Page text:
I recently read in google answer that this Jataka was the starting point where the Buddha to be was considered a Bodhisattva. But out of curiosity I went to see if it’s true in Pali version after reading the English which did have it translated as Bodhisatta. But that word itself was not found in the Pali version. So my question is, what is the word used here? Because I got lost looking for it in Pali. There’s different words. O.o
By the age of sixteen, the Bodhisatta had attained a mastery of all sciences.
I tend to believe it’s been slowly introduced by the other Sri Lanka Vihara which was more influenced by it. I know the word is in many suttas, Jatakas used. But since I do not find also in Netti I really accepted that it must have slowly been introduced. And actually by the time the nikayas was written down. The Mahavihara lost support. So we can not be sure who wrote the nikayas down. For example in the Nālaka Sutta was the only place I have seen in suttanipata until now bodhisatta used. But since it’s not the earliest part it’s likely it was a sutta added later.
But what is the word used in this version then? I couldn’t trace it back.
But I will get back to you about Abhayagiri vihāra. Because there is a theses title: The impact of the Abhayagiri practices on the development of Theravada Buddhism in Sri Lanka. It might say something
But I forgot to mention in Majjhima Nikaya only 9 suttas used it.
I don’t understand the question. The word for what in what version?
There are many more occurrences of bodhisatta than that.
DN - 97
MN - 56
SN - 59
AN - 25
But the significant thing is not really the number of occurrences but the difference in meaning between bodhisatta in the above texts and in later texts. In the MN, SN and AN it simply means Gotama from his birth in his final life until his enlightenment (“Before my awakening, bhikkhus, when I was still just an ignorant bodhisatta…”), while in the DN it’s mostly used for this same period in the lives of various past Buddhas. There isn’t yet any conception of people being bodhisattas over a long duration, let alone of their taking a vow to become one and then developing the perfections over multiple aeons.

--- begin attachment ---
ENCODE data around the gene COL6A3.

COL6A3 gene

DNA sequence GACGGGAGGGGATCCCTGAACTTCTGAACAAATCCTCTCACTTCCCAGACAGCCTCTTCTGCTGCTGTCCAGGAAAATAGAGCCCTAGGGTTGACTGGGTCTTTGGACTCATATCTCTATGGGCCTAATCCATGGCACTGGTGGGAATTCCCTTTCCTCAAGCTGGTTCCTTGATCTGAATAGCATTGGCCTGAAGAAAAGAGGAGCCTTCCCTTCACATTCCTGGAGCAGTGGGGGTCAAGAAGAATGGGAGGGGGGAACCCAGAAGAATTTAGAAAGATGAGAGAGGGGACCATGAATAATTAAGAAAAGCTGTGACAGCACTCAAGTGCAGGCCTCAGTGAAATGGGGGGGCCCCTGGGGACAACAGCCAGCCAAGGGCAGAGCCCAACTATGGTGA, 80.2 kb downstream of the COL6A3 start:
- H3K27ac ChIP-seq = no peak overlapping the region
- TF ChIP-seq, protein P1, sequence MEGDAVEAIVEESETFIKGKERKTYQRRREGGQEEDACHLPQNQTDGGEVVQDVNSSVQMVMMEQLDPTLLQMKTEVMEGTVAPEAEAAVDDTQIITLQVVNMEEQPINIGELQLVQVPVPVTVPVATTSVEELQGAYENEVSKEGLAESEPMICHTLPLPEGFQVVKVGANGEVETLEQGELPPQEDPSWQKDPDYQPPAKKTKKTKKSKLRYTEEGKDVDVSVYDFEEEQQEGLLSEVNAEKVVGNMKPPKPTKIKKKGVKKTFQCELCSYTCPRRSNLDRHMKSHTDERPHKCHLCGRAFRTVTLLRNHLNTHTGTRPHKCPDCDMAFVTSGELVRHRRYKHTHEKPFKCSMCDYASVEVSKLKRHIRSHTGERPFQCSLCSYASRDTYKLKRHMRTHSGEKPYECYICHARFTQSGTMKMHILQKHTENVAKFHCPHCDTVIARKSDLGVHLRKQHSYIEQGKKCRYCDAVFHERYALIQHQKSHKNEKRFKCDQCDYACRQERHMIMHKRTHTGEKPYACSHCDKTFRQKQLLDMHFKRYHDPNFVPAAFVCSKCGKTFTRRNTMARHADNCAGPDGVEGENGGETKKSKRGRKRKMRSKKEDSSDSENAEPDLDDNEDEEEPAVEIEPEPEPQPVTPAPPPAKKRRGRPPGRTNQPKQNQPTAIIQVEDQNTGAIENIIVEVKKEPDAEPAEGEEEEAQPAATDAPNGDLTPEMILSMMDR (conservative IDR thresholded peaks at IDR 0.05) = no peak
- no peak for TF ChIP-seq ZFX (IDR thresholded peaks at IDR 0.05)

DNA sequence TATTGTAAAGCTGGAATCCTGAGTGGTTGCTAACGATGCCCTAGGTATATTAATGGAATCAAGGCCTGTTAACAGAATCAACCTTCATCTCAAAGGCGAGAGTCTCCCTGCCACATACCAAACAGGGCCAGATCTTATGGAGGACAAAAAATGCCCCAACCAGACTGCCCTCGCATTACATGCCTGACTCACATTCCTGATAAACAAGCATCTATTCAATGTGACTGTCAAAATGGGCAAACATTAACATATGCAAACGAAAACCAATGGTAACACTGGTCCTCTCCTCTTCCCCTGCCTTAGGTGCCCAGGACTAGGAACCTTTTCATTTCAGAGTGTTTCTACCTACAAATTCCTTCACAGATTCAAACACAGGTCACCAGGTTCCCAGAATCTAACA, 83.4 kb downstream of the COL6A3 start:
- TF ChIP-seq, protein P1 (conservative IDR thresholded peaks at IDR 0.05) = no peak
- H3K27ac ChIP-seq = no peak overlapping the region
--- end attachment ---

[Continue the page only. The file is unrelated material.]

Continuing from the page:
I mean in my link in the Pali version. The word bodhisatta right? But the one in Pali use another word.
But btw you will be surprised by all what is said in the theses I mentioned. So I do not think the word meaning didn’t change. The word itself got changed together with the Sri Lankan movement toward Buddhahood. Like you said the later commentary has the word.
Later this happened to be the favorite word replaced by the old. The last time the canon was written down. Or the last generation who started a new transmission.
It would be beneficial to spend a bit of extra time, clarifying what it is you ask for. Asking questions is about communicating the issue clearly. If you want people to understand, you have to take the trouble to be specific, and clear about the terms, the sources and the relationships between these… especially if you have a particular view on the matter that you are trying to explore.
With the very best intentions, it is impossible for members to participate in discussion in a meaningful way, if you don’t take some extra time to formulate your ‘questions’ more clearly. We recognise that this is extra challenging and takes greater effort for people from a non-english speaking background, but it is something that can’t be avoided
Yes, it’s true that bodhisatta doesn’t occur in the verses to the Vessantara Jātaka, but only in the story. The Sutta Central Pali text of the Jātakas gives only the verses, while its English translation gives both the verses and the story.
In the Jātaka verses as a whole, bodhisatta occurs twice: in the Catuposathiya and the Mahānāradakassapa Jātakas.